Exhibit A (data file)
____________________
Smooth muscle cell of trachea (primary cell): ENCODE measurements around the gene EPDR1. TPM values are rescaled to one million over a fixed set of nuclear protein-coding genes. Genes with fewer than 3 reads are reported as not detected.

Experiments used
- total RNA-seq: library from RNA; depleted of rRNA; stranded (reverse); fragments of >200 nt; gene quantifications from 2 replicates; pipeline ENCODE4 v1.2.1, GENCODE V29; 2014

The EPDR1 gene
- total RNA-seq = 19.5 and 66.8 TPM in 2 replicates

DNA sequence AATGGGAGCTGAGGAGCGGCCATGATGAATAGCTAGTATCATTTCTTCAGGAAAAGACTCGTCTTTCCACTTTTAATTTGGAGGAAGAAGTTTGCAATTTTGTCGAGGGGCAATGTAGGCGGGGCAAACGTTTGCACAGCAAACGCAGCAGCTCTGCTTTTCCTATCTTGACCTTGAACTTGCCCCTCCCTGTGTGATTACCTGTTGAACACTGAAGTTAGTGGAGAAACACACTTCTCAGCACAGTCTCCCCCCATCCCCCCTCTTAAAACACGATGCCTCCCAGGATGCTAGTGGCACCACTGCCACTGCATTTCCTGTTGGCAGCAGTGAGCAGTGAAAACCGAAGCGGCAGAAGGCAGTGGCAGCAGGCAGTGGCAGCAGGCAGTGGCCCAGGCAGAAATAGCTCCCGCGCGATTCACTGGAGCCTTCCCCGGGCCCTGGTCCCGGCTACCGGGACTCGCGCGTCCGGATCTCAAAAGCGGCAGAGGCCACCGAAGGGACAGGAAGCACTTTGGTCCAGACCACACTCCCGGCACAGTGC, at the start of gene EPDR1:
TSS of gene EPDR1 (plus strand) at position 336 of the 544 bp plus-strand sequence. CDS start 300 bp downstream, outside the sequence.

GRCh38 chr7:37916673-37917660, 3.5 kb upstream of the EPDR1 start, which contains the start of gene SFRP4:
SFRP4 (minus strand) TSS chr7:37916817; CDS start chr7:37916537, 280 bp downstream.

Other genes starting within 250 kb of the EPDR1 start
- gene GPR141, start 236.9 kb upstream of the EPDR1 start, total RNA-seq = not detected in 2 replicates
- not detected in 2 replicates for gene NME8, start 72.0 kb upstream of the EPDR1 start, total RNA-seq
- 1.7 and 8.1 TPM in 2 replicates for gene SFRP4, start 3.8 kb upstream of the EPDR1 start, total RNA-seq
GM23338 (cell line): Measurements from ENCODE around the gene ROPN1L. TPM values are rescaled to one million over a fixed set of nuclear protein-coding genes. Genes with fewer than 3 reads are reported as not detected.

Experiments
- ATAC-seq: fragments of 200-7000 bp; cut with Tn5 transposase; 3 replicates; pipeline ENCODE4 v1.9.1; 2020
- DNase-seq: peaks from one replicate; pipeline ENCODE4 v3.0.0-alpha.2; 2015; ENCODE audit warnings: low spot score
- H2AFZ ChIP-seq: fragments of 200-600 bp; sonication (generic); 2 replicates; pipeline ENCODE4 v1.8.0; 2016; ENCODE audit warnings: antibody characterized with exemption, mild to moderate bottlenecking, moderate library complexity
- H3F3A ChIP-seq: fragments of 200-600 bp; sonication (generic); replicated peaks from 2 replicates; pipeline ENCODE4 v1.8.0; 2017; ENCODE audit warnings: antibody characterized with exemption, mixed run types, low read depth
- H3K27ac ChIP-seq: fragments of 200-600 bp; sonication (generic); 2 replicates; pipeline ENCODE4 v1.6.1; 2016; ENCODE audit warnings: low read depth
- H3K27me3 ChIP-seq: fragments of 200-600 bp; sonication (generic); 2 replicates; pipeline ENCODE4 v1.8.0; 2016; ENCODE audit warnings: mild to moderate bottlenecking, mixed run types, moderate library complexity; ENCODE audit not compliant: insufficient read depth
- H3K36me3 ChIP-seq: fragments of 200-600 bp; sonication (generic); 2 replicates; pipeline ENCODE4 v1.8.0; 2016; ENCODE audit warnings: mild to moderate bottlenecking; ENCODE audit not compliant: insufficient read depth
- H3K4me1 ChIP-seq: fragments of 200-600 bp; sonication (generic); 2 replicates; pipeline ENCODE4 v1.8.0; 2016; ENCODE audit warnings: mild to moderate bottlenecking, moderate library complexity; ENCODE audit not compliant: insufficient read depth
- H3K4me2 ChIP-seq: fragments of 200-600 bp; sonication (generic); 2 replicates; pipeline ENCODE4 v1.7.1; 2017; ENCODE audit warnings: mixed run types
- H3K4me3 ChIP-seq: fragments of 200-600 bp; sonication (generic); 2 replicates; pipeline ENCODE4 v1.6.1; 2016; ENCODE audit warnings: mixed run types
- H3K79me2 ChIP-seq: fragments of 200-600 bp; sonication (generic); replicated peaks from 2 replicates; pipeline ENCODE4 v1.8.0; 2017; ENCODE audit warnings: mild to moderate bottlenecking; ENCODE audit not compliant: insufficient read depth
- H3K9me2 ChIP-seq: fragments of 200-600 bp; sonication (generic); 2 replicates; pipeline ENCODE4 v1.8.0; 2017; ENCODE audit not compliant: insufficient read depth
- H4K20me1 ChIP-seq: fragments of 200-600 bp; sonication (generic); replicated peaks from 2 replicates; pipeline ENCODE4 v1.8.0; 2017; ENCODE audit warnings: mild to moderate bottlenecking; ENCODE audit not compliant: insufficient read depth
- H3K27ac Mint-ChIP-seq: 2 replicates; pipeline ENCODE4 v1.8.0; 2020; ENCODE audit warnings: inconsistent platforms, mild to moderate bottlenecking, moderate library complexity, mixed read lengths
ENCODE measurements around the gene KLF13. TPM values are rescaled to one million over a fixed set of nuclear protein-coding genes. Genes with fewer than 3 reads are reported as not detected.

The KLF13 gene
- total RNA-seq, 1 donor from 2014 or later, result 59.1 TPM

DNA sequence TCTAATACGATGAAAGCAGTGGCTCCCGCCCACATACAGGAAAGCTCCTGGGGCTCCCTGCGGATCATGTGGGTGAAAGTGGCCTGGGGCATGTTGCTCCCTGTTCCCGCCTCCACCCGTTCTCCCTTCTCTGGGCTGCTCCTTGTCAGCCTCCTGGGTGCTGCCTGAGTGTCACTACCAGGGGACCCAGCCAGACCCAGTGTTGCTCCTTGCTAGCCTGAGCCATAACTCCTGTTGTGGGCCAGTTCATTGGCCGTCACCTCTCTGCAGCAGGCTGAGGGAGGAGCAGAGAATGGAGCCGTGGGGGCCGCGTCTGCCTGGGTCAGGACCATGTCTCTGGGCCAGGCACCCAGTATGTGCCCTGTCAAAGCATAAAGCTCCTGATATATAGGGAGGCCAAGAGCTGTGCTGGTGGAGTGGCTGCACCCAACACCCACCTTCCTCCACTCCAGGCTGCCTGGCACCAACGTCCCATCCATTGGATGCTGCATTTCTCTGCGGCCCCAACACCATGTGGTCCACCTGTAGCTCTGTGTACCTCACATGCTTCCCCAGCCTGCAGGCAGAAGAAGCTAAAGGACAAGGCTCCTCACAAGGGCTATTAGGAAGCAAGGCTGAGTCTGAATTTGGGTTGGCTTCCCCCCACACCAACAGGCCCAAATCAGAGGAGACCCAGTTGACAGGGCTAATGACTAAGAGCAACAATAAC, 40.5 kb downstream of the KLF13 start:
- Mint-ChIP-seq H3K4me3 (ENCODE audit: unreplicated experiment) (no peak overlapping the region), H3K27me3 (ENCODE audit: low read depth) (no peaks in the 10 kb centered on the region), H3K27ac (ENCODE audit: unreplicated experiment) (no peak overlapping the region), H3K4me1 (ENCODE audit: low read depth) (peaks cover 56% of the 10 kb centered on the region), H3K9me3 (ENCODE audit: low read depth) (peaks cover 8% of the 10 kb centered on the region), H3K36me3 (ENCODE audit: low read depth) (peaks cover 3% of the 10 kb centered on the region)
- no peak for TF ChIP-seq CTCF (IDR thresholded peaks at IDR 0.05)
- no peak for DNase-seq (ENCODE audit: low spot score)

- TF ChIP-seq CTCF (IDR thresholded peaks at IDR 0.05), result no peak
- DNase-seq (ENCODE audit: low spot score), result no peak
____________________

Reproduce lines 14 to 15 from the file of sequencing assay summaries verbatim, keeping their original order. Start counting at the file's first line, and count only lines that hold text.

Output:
GM23338 (cell line): Measurements from ENCODE around the gene ROPN1L. TPM values are rescaled to one million over a fixed set of nuclear protein-coding genes. Genes with fewer than 3 reads are reported as not detected.

Experiments